Florence Nightingale

November 25, 2012 3:29 am

Florence Nightingale revolutionized the job of nursing. She cared for sick and wounded British soldiers during the Crimean War (1853-1856), and she saved many lives. Her success in improving nursing care brought her great fame.
A PASSION FOR NURSING
Florence Nightingale was born in 1820 to a wealthy English family. She decided in her teens to become a nurse, even though her parents disapproved. At that time, most nurses were from poor families and had little or no training.
But Nightingale was determined to have her way. In 1850 and 1851, she received training at hospitals in Egypt and Germany.
In 1853, Nightingale took charge of a hospital in London, England. Here she showed skills as a nurse and an organizer. She had bells put beside patients’ beds. When patients needed a nurse, they rang their bell. Nobody had thought of this idea before.
THE CRIMEAN WAR
In 1853, Britain, France, and Turkey went to war against Russia. The fighting took place in a part of Russia called the Crimean Peninsula. A newspaper story described how sick and wounded British soldiers were neglected. The British government soon acted. It sent Nightingale and 38 nurses to a military hospital in Turkey. Conditions at the hospital were filthy, and there were few medical supplies.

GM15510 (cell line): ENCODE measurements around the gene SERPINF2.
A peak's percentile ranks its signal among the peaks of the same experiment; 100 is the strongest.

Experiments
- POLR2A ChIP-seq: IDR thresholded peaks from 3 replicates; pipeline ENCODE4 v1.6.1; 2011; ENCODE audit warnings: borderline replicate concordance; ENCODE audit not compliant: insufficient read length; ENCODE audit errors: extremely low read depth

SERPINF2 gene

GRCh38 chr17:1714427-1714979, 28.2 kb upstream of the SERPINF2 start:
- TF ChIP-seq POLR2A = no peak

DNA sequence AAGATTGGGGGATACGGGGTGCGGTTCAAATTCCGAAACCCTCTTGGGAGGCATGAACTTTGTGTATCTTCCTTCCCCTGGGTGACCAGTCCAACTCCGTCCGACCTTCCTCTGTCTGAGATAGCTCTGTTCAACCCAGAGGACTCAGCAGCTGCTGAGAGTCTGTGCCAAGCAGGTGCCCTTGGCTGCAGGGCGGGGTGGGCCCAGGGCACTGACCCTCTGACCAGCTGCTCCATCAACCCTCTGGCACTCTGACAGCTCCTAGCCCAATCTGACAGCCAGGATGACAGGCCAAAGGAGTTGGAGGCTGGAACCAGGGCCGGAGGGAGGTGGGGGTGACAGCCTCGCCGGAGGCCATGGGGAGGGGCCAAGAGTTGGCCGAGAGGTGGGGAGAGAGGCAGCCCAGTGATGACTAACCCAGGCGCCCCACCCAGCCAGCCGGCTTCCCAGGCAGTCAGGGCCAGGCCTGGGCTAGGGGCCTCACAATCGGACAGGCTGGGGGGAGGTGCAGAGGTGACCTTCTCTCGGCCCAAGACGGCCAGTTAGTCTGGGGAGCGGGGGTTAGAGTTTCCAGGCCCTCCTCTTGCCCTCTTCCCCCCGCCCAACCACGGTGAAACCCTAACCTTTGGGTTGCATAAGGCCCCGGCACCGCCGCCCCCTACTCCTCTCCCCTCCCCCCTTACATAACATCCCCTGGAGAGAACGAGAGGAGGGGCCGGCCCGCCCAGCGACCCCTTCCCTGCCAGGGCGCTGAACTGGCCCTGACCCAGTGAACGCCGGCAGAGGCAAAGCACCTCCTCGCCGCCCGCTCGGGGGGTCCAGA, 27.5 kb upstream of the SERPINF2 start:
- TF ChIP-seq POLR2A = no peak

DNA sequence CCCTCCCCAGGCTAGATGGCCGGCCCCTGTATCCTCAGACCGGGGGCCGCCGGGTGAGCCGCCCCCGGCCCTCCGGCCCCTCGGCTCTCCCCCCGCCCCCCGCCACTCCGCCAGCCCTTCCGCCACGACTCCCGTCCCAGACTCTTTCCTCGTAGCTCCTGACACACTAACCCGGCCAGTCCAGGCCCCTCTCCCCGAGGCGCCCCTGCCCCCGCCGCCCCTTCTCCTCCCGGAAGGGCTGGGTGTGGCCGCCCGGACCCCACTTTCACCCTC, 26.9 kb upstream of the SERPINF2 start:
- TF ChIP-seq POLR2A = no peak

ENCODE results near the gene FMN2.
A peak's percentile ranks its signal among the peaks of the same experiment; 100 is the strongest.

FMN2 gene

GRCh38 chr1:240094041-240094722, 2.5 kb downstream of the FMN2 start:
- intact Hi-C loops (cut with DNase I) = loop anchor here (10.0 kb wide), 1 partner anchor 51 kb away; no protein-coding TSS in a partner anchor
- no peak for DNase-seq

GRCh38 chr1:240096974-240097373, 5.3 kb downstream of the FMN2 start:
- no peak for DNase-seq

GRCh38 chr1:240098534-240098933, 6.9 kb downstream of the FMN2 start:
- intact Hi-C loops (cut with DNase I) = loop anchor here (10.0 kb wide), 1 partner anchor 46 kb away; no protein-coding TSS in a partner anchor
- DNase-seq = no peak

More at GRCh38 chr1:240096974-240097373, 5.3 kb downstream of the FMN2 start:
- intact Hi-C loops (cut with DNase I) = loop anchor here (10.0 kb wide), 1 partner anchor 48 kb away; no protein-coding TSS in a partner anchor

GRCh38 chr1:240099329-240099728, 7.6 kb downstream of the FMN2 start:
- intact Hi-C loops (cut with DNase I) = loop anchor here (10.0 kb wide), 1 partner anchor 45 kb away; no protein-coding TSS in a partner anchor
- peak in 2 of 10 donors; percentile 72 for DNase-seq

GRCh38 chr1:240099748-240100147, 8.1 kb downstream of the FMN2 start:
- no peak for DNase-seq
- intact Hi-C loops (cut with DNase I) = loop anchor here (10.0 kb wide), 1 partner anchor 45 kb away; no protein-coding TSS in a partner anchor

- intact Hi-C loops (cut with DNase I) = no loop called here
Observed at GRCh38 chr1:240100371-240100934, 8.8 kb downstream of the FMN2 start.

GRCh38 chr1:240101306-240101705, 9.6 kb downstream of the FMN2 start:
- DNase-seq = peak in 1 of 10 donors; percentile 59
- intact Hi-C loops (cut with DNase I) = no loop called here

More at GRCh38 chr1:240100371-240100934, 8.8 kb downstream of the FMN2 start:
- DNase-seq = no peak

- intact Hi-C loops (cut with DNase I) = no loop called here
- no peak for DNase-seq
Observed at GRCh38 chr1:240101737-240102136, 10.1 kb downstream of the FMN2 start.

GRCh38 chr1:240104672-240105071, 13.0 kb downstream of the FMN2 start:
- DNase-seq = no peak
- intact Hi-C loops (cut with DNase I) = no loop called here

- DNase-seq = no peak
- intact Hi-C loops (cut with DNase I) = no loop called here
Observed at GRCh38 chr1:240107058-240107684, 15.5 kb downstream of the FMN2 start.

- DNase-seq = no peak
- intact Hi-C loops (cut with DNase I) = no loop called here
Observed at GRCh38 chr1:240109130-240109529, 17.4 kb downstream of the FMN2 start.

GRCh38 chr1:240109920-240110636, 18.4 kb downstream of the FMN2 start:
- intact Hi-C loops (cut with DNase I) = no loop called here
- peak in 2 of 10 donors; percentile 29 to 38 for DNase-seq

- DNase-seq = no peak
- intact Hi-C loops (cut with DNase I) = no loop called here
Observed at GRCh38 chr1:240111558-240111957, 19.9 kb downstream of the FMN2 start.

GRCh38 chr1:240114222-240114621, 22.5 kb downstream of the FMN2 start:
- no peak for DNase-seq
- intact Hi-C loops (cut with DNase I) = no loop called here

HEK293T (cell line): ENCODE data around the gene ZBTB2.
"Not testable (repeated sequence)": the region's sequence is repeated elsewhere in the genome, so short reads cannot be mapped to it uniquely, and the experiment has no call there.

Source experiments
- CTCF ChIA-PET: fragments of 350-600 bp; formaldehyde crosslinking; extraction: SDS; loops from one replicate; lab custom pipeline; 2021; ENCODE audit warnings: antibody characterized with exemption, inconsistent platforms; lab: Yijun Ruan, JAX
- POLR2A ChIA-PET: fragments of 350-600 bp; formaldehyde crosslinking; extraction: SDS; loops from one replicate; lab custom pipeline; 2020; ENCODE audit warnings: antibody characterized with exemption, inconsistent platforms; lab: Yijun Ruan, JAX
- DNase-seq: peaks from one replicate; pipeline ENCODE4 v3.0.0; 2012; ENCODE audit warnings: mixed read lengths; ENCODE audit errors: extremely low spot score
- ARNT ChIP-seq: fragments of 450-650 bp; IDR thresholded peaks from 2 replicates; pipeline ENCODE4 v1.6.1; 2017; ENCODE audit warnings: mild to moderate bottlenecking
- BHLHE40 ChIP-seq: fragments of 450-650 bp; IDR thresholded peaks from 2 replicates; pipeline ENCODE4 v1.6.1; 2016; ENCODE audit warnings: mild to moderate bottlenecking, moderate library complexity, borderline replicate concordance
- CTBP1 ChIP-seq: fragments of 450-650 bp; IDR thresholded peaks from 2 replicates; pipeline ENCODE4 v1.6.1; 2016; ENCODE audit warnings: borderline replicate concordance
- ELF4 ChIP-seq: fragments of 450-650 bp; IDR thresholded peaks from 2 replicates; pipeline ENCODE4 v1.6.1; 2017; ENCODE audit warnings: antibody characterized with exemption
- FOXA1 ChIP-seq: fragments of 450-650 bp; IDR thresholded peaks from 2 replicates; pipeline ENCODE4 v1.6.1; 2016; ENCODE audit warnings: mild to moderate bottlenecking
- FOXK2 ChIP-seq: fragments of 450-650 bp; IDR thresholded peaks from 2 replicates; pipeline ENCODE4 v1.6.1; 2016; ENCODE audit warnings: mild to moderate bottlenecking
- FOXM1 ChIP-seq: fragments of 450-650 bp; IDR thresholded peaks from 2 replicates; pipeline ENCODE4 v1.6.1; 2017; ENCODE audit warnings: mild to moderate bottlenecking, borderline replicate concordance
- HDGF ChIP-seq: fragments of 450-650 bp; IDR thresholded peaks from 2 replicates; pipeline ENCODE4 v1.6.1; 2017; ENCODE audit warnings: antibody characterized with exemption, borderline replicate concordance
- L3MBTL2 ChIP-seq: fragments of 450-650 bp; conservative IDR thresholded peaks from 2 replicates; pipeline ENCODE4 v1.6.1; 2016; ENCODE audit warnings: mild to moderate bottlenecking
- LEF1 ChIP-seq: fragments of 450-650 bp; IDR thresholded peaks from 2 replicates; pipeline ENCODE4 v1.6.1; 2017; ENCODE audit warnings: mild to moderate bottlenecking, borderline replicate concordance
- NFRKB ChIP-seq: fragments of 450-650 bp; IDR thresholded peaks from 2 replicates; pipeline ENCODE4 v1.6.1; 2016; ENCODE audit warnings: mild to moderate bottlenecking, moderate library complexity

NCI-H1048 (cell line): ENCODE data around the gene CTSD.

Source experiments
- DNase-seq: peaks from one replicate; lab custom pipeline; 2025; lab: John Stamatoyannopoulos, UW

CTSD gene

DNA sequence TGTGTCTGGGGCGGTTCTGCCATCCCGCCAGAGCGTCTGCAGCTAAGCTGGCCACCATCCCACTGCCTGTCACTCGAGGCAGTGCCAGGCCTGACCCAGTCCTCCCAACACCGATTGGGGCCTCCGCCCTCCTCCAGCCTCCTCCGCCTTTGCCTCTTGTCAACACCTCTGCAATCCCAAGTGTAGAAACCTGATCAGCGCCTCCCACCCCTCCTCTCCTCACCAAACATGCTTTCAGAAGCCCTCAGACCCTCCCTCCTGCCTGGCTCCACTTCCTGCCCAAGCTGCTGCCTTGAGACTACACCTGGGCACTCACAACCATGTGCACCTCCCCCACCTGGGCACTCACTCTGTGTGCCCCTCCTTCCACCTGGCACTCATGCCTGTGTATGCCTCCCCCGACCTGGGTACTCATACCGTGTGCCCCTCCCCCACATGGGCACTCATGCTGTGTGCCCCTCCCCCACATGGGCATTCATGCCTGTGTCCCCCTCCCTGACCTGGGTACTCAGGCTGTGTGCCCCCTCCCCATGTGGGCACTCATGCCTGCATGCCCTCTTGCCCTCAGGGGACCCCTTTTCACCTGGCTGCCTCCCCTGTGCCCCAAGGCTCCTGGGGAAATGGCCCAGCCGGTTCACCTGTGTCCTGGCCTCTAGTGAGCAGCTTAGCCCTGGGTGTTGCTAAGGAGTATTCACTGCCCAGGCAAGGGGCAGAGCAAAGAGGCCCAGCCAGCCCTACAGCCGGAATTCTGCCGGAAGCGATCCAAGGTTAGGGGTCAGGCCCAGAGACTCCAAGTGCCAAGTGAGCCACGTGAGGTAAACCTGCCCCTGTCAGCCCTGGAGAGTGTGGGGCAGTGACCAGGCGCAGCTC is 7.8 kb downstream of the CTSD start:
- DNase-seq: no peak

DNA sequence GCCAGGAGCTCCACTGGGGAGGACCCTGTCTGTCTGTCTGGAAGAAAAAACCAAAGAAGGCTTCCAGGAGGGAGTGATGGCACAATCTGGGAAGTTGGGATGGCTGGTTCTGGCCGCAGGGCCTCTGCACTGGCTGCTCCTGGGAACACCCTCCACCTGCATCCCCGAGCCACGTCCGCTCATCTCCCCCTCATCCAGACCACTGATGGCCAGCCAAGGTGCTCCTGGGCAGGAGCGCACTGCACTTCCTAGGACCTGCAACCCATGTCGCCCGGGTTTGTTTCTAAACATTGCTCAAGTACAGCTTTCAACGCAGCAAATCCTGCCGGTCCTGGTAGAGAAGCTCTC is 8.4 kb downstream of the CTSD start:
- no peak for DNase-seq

Nightingale organized the hospital. She got bandages and medicines, had drains cleaned, and improved the water supply. Patients were given clean sheets and healthy food. Nightingale became the soldiers’ friend. They called her “the Lady with the Lamp,” after the lantern she carried at night.
AFTER THE WAR
The Crimean War ended in 1856, and Nightingale returned to Britain. She was a national hero, but she disliked all the attention. She saw that many problems remained in health care.
Nightingale devoted the rest of her long life to improving public health and educating people about the importance of good hygiene. Britain’s hospitals accepted her ideas, and they became cleaner, healthier places.
In 1860, Nightingale set up a training school for nurses in London. The “Nightingale nurses,” as its graduates were called, helped spread Nightingale’s ideas around the world. Nightingale died in 1910 at the age of 90.
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